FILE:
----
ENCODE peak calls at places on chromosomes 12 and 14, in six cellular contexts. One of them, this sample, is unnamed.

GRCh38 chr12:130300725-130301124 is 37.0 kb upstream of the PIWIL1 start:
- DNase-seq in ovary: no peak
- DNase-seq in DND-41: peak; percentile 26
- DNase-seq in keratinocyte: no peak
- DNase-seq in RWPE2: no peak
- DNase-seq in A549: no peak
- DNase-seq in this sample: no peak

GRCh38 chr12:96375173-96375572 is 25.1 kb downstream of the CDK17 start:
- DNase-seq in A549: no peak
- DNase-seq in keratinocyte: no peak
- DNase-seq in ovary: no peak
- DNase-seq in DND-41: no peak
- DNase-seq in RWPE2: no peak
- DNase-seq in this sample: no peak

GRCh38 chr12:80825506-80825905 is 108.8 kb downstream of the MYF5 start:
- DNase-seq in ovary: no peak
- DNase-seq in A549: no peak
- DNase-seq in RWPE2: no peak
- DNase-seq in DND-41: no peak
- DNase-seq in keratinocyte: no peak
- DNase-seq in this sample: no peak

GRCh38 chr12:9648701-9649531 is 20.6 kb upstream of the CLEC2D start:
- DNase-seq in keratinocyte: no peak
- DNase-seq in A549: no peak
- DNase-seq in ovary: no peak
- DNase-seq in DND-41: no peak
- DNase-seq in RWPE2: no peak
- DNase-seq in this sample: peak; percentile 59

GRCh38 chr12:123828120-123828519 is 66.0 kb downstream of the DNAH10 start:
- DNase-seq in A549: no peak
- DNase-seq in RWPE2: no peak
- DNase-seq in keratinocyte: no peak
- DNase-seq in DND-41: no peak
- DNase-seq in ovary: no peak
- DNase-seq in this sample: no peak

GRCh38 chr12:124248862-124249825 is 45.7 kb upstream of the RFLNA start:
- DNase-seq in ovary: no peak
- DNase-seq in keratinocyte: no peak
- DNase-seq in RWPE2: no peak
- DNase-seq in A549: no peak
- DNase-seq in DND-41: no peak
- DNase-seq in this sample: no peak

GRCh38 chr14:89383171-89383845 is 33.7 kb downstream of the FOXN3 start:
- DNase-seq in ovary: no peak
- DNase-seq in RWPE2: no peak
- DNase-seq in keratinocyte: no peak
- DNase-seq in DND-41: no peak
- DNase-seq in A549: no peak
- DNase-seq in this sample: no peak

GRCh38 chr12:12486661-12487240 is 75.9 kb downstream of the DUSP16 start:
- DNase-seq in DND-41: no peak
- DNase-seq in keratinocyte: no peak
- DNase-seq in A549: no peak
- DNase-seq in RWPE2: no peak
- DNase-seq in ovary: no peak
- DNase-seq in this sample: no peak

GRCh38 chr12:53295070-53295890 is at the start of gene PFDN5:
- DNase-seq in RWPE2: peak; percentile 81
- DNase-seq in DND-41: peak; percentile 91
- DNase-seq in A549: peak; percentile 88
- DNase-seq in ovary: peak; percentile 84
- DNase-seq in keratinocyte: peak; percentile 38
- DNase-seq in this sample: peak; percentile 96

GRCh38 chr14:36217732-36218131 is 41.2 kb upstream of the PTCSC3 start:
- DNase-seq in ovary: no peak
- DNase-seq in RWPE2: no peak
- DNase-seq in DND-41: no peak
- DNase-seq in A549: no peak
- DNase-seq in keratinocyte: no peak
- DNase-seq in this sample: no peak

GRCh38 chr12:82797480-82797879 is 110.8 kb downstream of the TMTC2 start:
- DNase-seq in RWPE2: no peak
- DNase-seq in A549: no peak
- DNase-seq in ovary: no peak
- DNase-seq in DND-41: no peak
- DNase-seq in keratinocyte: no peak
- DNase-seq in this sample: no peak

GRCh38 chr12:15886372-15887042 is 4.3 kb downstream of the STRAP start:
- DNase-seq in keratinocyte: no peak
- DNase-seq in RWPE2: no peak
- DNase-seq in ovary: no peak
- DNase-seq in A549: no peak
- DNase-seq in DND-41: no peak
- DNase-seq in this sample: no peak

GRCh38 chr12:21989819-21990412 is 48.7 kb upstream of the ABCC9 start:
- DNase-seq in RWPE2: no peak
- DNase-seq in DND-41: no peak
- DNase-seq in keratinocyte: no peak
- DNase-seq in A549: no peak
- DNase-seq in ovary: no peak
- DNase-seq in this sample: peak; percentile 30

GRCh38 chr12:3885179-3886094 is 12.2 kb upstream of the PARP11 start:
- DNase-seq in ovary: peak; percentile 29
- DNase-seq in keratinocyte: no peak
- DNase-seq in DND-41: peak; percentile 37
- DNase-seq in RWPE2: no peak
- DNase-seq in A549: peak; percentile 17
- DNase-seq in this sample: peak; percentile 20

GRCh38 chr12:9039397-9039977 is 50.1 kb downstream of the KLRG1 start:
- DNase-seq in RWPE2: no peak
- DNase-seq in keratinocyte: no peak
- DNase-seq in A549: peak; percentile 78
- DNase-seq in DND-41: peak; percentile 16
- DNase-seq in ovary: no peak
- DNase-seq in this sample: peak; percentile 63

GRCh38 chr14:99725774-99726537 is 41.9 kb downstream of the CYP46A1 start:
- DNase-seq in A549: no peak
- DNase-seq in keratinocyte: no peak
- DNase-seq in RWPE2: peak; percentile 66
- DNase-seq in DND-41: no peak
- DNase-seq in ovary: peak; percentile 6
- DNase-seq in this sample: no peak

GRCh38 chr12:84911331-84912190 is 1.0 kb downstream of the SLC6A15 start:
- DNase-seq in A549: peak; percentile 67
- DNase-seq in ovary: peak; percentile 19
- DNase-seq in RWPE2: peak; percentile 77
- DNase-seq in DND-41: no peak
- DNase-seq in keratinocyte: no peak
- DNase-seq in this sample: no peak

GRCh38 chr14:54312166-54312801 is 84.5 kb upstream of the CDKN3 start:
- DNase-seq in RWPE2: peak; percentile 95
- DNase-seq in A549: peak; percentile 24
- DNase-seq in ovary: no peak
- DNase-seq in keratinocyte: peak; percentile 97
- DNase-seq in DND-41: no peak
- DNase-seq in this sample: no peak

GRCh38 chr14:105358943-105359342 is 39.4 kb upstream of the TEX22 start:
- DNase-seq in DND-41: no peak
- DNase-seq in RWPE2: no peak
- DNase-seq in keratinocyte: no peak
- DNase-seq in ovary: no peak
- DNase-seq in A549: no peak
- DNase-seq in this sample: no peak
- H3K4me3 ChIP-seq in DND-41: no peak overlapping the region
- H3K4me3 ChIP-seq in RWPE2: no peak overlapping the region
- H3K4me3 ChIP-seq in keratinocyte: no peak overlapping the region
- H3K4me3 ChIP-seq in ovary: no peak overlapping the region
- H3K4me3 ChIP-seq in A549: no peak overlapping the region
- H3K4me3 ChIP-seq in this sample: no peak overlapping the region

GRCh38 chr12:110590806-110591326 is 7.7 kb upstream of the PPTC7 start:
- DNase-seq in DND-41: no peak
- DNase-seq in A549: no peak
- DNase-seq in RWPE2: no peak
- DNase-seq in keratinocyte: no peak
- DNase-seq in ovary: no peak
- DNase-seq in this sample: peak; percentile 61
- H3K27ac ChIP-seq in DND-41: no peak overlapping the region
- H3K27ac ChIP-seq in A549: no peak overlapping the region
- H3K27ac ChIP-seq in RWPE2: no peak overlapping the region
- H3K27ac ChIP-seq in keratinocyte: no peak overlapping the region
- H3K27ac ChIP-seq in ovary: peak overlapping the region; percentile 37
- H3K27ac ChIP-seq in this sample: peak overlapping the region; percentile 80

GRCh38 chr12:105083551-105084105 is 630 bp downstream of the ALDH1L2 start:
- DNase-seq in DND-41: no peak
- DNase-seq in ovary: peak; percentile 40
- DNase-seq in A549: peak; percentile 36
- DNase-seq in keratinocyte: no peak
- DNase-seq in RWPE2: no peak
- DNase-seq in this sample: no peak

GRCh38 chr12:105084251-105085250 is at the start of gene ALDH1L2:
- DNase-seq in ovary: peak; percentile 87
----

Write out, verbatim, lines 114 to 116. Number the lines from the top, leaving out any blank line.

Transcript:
GRCh38 chr12:84911331-84912190 is 1.0 kb downstream of the SLC6A15 start:
- DNase-seq in A549: peak; percentile 67
- DNase-seq in ovary: peak; percentile 19